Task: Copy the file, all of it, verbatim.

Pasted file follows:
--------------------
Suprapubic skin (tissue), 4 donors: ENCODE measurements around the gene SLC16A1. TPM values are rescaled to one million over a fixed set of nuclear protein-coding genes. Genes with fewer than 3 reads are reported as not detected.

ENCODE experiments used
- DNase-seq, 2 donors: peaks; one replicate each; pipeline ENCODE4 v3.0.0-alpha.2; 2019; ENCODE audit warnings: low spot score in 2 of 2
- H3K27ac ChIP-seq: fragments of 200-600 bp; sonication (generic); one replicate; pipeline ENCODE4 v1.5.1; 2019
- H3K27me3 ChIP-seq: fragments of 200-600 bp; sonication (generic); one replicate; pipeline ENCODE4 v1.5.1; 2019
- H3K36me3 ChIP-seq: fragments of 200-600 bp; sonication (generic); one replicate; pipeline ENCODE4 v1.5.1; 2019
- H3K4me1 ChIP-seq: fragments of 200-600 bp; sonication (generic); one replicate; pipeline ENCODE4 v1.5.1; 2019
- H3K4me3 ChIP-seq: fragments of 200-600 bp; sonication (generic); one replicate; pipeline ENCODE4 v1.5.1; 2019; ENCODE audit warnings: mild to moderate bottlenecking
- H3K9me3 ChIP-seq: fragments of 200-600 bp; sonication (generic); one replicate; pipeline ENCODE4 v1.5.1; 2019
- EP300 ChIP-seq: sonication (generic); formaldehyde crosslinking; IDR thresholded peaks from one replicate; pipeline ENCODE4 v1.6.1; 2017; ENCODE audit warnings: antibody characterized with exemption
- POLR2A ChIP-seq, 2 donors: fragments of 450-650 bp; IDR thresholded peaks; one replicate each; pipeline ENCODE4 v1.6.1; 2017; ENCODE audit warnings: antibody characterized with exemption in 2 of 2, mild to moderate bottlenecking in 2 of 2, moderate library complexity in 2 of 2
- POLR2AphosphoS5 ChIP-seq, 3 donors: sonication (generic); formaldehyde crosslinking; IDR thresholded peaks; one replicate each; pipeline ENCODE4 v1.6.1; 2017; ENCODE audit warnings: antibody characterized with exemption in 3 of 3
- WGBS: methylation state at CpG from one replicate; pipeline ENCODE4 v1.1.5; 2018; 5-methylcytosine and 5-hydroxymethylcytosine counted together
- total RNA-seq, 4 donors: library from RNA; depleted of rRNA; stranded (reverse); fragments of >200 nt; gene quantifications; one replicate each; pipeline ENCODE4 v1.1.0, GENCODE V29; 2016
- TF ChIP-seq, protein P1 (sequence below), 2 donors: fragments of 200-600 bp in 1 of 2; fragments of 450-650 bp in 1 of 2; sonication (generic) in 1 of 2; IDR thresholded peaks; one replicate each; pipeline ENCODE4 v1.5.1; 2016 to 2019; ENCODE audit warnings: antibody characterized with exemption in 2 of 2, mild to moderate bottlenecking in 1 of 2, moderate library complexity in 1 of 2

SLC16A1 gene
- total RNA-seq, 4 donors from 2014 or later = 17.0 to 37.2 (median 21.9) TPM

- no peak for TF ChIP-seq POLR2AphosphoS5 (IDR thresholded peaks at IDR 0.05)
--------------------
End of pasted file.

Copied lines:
Suprapubic skin (tissue), 4 donors: ENCODE measurements around the gene SLC16A1. TPM values are rescaled to one million over a fixed set of nuclear protein-coding genes. Genes with fewer than 3 reads are reported as not detected.

ENCODE experiments used
- DNase-seq, 2 donors: peaks; one replicate each; pipeline ENCODE4 v3.0.0-alpha.2; 2019; ENCODE audit warnings: low spot score in 2 of 2
- H3K27ac ChIP-seq: fragments of 200-600 bp; sonication (generic); one replicate; pipeline ENCODE4 v1.5.1; 2019
- H3K27me3 ChIP-seq: fragments of 200-600 bp; sonication (generic); one replicate; pipeline ENCODE4 v1.5.1; 2019
- H3K36me3 ChIP-seq: fragments of 200-600 bp; sonication (generic); one replicate; pipeline ENCODE4 v1.5.1; 2019
- H3K4me1 ChIP-seq: fragments of 200-600 bp; sonication (generic); one replicate; pipeline ENCODE4 v1.5.1; 2019
- H3K4me3 ChIP-seq: fragments of 200-600 bp; sonication (generic); one replicate; pipeline ENCODE4 v1.5.1; 2019; ENCODE audit warnings: mild to moderate bottlenecking
- H3K9me3 ChIP-seq: fragments of 200-600 bp; sonication (generic); one replicate; pipeline ENCODE4 v1.5.1; 2019
- EP300 ChIP-seq: sonication (generic); formaldehyde crosslinking; IDR thresholded peaks from one replicate; pipeline ENCODE4 v1.6.1; 2017; ENCODE audit warnings: antibody characterized with exemption
- POLR2A ChIP-seq, 2 donors: fragments of 450-650 bp; IDR thresholded peaks; one replicate each; pipeline ENCODE4 v1.6.1; 2017; ENCODE audit warnings: antibody characterized with exemption in 2 of 2, mild to moderate bottlenecking in 2 of 2, moderate library complexity in 2 of 2
- POLR2AphosphoS5 ChIP-seq, 3 donors: sonication (generic); formaldehyde crosslinking; IDR thresholded peaks; one replicate each; pipeline ENCODE4 v1.6.1; 2017; ENCODE audit warnings: antibody characterized with exemption in 3 of 3
- WGBS: methylation state at CpG from one replicate; pipeline ENCODE4 v1.1.5; 2018; 5-methylcytosine and 5-hydroxymethylcytosine counted together
- total RNA-seq, 4 donors: library from RNA; depleted of rRNA; stranded (reverse); fragments of >200 nt; gene quantifications; one replicate each; pipeline ENCODE4 v1.1.0, GENCODE V29; 2016
- TF ChIP-seq, protein P1 (sequence below), 2 donors: fragments of 200-600 bp in 1 of 2; fragments of 450-650 bp in 1 of 2; sonication (generic) in 1 of 2; IDR thresholded peaks; one replicate each; pipeline ENCODE4 v1.5.1; 2016 to 2019; ENCODE audit warnings: antibody characterized with exemption in 2 of 2, mild to moderate bottlenecking in 1 of 2, moderate library complexity in 1 of 2

SLC16A1 gene
- total RNA-seq, 4 donors from 2014 or later = 17.0 to 37.2 (median 21.9) TPM

- no peak for TF ChIP-seq POLR2AphosphoS5 (IDR thresholded peaks at IDR 0.05)